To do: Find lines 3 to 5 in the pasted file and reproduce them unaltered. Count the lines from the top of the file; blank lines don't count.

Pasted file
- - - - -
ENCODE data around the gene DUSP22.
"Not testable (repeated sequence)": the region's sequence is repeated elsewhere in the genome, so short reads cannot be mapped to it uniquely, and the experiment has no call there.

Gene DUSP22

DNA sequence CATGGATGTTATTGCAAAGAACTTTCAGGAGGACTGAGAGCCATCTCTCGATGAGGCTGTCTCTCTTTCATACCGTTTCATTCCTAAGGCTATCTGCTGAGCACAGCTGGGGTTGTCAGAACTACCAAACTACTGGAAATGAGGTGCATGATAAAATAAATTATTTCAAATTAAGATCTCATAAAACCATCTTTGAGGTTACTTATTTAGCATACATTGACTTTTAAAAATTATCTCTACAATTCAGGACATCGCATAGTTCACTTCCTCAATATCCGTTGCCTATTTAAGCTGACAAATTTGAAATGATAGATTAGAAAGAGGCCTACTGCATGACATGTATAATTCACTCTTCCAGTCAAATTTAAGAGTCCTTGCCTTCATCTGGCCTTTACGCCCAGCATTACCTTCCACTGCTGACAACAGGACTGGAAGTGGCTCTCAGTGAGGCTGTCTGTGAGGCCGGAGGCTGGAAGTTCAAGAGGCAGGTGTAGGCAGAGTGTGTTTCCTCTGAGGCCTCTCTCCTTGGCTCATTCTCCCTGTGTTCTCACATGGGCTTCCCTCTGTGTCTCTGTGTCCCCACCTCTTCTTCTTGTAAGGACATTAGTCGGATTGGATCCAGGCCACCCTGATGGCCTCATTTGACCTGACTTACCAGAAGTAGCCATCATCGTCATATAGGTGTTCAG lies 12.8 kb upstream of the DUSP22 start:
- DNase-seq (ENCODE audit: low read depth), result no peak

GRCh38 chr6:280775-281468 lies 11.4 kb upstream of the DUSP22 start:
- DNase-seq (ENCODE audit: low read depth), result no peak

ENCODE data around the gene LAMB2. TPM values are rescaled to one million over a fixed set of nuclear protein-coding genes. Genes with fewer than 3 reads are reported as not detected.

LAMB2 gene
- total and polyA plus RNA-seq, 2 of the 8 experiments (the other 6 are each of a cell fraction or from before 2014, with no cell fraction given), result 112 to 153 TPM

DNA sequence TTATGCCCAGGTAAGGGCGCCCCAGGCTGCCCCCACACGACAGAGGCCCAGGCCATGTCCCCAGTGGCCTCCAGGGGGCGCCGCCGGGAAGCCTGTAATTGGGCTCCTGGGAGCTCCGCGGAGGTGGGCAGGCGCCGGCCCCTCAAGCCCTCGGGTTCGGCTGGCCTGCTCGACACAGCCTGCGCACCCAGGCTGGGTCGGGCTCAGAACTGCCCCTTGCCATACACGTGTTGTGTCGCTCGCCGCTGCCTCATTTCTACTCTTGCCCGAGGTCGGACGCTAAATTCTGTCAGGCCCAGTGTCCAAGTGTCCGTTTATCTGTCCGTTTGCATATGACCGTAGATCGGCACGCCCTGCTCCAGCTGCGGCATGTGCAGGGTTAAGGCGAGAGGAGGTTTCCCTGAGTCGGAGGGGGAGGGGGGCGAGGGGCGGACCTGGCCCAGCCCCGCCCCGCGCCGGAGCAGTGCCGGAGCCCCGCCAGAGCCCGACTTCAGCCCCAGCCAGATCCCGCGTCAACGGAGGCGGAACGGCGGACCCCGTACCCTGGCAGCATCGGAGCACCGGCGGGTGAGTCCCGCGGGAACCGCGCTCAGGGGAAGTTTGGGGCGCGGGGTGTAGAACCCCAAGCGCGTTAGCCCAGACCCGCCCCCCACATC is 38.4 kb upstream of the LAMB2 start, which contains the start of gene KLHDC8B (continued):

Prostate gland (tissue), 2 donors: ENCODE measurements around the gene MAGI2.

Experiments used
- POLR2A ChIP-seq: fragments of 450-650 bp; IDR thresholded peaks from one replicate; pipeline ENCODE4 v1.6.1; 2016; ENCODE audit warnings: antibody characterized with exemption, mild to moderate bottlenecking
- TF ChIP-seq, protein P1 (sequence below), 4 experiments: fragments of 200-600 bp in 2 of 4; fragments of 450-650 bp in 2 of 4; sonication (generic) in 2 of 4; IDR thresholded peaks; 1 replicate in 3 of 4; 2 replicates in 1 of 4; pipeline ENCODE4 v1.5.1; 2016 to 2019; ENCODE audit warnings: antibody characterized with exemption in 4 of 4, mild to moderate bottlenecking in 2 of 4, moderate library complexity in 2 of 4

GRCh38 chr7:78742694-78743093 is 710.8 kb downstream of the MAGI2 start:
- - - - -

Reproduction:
Gene DUSP22

DNA sequence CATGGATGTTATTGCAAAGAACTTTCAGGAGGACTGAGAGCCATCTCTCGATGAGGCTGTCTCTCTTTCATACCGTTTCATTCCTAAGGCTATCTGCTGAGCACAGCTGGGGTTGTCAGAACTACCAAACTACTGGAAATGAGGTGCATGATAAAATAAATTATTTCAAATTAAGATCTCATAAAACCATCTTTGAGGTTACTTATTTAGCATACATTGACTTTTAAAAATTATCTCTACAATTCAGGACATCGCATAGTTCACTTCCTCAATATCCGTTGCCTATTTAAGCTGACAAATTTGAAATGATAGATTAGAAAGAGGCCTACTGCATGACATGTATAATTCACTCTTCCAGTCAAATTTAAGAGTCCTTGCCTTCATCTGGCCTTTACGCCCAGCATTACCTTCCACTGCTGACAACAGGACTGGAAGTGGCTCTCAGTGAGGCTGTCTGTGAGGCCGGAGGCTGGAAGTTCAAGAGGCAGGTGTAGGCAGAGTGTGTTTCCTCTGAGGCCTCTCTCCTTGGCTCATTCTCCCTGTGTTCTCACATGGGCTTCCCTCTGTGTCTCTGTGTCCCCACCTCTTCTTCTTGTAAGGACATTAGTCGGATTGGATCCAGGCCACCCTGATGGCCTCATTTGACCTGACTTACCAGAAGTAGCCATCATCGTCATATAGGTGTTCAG lies 12.8 kb upstream of the DUSP22 start:
- DNase-seq (ENCODE audit: low read depth), result no peak